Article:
Securing and collateralizing debts has been a significant legal issue in the Kingdom of Saudi-Arabia (KSA) for a long time. Covered by more prominent topics, due to the current COVID Crisis, the Kingdom has enacted a far reaching reform based on Royal Decree M/94 dated 15/08/1441 H. (08 April 2020) with deep implications on a number of businesses from banking and financial services to trade and commerce. It has opened doors to tackle one of the major problems of doing business and investing in the Kingdom and can be expected to have a significant impact on the country's economic structures.
1. What has been the Issue with Securing Claims in the Kingdom yet?
KSA's legal system is founded on direct application of Islamic Law (Sharīʿa). This is complemented by a number of written laws enacted by Royal Decree, which formally are derogated by overruling Sharīʿa law and dogmatically specify and interpret Islamic Law. Sharīʿa principles are largely restrictive to speculative elements in contractual arrangements. Due to this restriction, securing and collateralizing debt obligations has been problematic. Whereas Sharīʿa acknowledges the concepts of guarantees and pledges (the first one being personal, the second one related to real property), these have been subject to strict conditions and have proven largely inflexible and not suitable for the demands of a modern economy and society.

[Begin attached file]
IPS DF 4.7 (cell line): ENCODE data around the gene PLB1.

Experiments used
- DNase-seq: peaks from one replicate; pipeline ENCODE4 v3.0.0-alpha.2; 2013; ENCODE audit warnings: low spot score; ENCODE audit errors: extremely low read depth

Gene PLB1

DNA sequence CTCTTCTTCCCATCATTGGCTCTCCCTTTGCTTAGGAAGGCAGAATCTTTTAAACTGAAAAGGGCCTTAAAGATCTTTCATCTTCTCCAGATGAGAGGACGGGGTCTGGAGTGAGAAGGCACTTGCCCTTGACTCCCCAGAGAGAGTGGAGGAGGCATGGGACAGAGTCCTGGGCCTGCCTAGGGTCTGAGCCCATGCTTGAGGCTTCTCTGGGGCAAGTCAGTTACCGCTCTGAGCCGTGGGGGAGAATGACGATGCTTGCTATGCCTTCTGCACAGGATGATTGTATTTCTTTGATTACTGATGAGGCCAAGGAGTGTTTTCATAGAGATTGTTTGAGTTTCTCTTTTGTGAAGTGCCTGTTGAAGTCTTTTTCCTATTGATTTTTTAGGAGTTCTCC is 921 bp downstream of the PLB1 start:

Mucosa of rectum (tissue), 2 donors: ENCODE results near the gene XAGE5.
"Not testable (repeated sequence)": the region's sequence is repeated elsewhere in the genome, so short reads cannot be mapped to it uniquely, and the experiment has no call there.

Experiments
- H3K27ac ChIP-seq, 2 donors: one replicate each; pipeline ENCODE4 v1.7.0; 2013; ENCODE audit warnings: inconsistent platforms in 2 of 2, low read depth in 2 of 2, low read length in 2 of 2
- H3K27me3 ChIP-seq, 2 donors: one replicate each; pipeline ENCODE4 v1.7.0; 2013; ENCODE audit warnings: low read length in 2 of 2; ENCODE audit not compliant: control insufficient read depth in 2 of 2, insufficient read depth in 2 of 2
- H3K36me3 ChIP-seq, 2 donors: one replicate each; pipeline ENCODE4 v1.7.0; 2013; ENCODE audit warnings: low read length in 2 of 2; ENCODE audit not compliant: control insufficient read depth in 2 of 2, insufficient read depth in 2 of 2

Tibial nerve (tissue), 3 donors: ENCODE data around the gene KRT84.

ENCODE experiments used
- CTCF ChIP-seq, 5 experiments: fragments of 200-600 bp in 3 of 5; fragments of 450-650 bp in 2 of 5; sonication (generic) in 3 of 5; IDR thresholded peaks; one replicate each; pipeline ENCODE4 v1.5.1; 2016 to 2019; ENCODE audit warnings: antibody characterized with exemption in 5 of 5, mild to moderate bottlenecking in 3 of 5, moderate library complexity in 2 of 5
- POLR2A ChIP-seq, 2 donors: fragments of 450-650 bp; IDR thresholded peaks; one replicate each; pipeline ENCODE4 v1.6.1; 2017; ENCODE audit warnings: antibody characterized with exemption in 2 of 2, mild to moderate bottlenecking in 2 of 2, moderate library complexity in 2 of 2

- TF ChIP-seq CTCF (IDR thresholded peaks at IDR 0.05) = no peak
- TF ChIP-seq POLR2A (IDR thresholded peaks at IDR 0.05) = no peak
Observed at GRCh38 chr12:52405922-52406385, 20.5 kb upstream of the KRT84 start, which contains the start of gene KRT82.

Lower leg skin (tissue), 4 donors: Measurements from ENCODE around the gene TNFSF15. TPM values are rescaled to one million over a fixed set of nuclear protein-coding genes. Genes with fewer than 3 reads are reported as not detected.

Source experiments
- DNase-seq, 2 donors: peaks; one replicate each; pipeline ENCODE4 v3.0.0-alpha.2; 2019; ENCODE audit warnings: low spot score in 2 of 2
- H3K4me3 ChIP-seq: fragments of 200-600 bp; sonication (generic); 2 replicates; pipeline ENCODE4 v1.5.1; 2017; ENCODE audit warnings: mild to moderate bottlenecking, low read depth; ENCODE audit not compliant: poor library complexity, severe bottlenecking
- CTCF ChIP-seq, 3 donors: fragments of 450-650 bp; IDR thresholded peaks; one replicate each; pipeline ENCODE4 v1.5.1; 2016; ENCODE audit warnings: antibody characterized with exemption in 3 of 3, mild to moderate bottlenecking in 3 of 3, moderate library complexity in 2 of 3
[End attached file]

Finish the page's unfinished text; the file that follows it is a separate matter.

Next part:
The legislator has been tackling this challenge over time by issuing several laws regulating collaterals in the Kingdom, most notably the Law on the Pledge of Registered Real Estate (REPL) enacted by Royal Decree M/49 dated 13/8/1433 H. and the Law on the Commercial Pledge (CPL) M/86 dated 8/8/1439 H.
2. What are the Major Changes to Collaterals in the Kingdom and what Implications do they cause?
On 10 April 2020 the Royal Decree M/94 dated 15/08/1441 H. (Decree) was published in the Official Gazette. This Decree does not only enact new legislation, i.e. the Law on Guaranteeing Rights by movable Property (LGMP) but also significantly amended the CPL (following another amendment to the CPL just six months earlier). This recent legislative activity opens the door for securing and collateralizing debt more flexibly and gives KSA a more modern collateral structure in order to align with international needs and standards.
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